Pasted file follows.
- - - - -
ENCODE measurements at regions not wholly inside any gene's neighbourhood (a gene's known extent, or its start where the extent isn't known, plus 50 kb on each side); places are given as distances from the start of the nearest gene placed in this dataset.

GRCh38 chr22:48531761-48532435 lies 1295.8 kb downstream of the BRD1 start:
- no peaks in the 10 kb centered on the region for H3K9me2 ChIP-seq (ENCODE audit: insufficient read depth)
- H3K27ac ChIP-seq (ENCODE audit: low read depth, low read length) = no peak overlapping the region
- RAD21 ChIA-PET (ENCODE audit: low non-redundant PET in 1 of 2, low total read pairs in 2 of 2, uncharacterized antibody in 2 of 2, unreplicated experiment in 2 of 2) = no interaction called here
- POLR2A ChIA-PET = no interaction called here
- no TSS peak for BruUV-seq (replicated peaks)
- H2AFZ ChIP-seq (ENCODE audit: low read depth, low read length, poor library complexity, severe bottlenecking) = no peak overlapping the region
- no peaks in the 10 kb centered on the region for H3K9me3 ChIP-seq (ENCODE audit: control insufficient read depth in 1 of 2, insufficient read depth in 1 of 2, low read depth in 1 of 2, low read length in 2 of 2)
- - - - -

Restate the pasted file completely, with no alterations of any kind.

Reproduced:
ENCODE measurements at regions not wholly inside any gene's neighbourhood (a gene's known extent, or its start where the extent isn't known, plus 50 kb on each side); places are given as distances from the start of the nearest gene placed in this dataset.

GRCh38 chr22:48531761-48532435 lies 1295.8 kb downstream of the BRD1 start:
- no peaks in the 10 kb centered on the region for H3K9me2 ChIP-seq (ENCODE audit: insufficient read depth)
- H3K27ac ChIP-seq (ENCODE audit: low read depth, low read length) = no peak overlapping the region
- RAD21 ChIA-PET (ENCODE audit: low non-redundant PET in 1 of 2, low total read pairs in 2 of 2, uncharacterized antibody in 2 of 2, unreplicated experiment in 2 of 2) = no interaction called here
- POLR2A ChIA-PET = no interaction called here
- no TSS peak for BruUV-seq (replicated peaks)
- H2AFZ ChIP-seq (ENCODE audit: low read depth, low read length, poor library complexity, severe bottlenecking) = no peak overlapping the region
- no peaks in the 10 kb centered on the region for H3K9me3 ChIP-seq (ENCODE audit: control insufficient read depth in 1 of 2, insufficient read depth in 1 of 2, low read depth in 1 of 2, low read length in 2 of 2)